Domestic Violence is a dark secret in our society that nobody wants to talk about it. It lurks in neighborhoods of color and majority, where there is wealth or poverty. Where hurt, pain, and shame dwell, domestic violence can form in any intimate partner relationship.
Domestic Violence is primarily considered to affect females. In the United States alone, 1 in 7 men reports having experienced severe physical trauma from an intimate partner in their lifetime (cdc.gov). These are the numbers that are reported. How many incidents go unreported? Many find themselves in these relationships without recognizing or heeding the early signs that creep in, like dust settling over the night sky.
These toxic relationships do not usually begin with physical abuse. In fairytale romance, the initial signs are ignored. The couple seems to be made for one another, and there is often co-habitation early in the relationship. From an outside perspective, it can seem as though the relationship is almost picture perfect with lots of doting and affection.
The quintessential red flag is to isolate or limit the other person’s access to connect with outside influences, including family and friends. Comments like “you are so dumb, just shut up” can be excused as merely insulting or rude but is, in fact, verbal abuse. Perpetrators begin to erode the confidence and self-esteem of the victim slowly.
Another sign that a relationship could be moving towards domestic violence is increased control. Domestic violence victims find they are in a relationship with an overly jealous person or someone who wants to decide what they eat and where they go. In the beginning, these actions by the abuser may be more subtle and appear to the victim as protective or endearing. When all the doors close around them, victims can feel guilt at their thoughts of wanting to do something different from their partner wants. This leads to over-compliance, which creates a greater opportunity for the perpetrator to expand control over more facets of life like finances, employment, and family planning.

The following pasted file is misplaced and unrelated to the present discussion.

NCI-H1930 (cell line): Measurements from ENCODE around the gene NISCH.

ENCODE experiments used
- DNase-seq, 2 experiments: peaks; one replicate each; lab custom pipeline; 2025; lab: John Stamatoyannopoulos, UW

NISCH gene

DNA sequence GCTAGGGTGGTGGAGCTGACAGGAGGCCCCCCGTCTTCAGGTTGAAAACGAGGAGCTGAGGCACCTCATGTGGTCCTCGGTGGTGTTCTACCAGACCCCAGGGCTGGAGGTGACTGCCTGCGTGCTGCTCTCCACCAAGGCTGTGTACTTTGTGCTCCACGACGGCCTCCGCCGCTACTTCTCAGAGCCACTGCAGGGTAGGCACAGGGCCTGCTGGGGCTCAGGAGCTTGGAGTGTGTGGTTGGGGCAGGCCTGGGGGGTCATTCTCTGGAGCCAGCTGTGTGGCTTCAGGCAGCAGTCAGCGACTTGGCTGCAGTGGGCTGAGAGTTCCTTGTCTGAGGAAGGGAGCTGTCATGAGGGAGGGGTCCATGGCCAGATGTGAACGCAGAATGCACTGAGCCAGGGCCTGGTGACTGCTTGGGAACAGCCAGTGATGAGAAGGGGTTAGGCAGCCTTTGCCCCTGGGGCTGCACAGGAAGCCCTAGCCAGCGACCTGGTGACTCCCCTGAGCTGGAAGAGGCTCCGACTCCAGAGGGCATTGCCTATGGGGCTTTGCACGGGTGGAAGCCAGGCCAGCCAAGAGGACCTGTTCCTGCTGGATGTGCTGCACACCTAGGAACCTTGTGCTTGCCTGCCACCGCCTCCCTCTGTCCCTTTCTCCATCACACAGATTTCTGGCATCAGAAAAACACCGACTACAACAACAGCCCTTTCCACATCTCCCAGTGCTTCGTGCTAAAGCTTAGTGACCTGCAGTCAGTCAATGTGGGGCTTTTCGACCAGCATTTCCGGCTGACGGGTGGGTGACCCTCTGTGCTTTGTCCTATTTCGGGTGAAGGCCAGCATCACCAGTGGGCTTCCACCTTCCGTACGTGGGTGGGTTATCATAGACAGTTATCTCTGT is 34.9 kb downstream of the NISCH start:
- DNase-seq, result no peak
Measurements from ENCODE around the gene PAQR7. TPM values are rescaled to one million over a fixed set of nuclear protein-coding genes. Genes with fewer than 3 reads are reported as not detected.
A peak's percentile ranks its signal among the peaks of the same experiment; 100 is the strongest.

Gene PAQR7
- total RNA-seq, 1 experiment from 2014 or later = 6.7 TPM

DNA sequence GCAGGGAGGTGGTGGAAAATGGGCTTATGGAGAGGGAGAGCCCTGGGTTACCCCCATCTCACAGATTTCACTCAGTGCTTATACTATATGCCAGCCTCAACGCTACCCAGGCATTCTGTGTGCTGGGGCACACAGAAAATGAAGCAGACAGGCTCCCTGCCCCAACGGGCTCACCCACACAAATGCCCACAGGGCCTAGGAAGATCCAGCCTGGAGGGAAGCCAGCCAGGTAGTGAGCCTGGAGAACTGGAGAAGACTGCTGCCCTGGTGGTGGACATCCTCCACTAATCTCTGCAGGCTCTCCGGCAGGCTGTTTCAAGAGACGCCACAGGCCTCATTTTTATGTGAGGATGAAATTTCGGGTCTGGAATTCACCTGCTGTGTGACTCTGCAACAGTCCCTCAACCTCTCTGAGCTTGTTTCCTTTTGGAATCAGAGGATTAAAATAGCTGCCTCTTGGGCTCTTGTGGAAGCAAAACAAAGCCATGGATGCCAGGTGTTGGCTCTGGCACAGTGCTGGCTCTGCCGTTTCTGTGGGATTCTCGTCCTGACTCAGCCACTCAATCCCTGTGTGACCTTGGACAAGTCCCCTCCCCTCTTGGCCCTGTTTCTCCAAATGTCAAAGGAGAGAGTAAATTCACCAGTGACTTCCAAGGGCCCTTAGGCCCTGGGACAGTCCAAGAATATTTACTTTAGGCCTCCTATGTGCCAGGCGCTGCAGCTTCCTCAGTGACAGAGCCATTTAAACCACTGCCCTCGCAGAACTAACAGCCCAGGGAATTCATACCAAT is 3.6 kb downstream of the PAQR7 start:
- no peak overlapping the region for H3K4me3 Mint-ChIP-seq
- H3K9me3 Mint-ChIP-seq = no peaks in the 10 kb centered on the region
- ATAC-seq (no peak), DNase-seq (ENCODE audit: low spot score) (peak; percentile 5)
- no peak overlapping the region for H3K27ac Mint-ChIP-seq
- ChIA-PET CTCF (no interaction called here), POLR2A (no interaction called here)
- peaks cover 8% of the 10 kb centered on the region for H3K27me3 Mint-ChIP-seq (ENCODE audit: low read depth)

Ultimately, feeling worthless, choiceless, and trapped, the perfect environment for domestic violence to fester and escalate has been created.
Every relationship is different and requires a personal awareness of what is happening. Becoming aware of patterns and not justifying or excusing inappropriate behavior allows a potential victim to retain control and get out before a relationship becomes unhealthy or abusive.
October is Domestic Violence Awareness Month. If you or anyone you know is experiencing this type of relationship and lives in the United States, call 1-800-799-SAFE (7233) to get help and connect with resources. The more we discuss this hidden issue, the more support we can provide those in need.
* * *
If you believe in the work we are doing here at The Good Men Project and want to join our calls on a regular basis, please join us as a Premium Member, today.
All Premium Members get to view The Good Men Project with NO ADS.
Need more info? A complete list of benefits is here.
Photo Credit: goffkeinpro on Shutterstock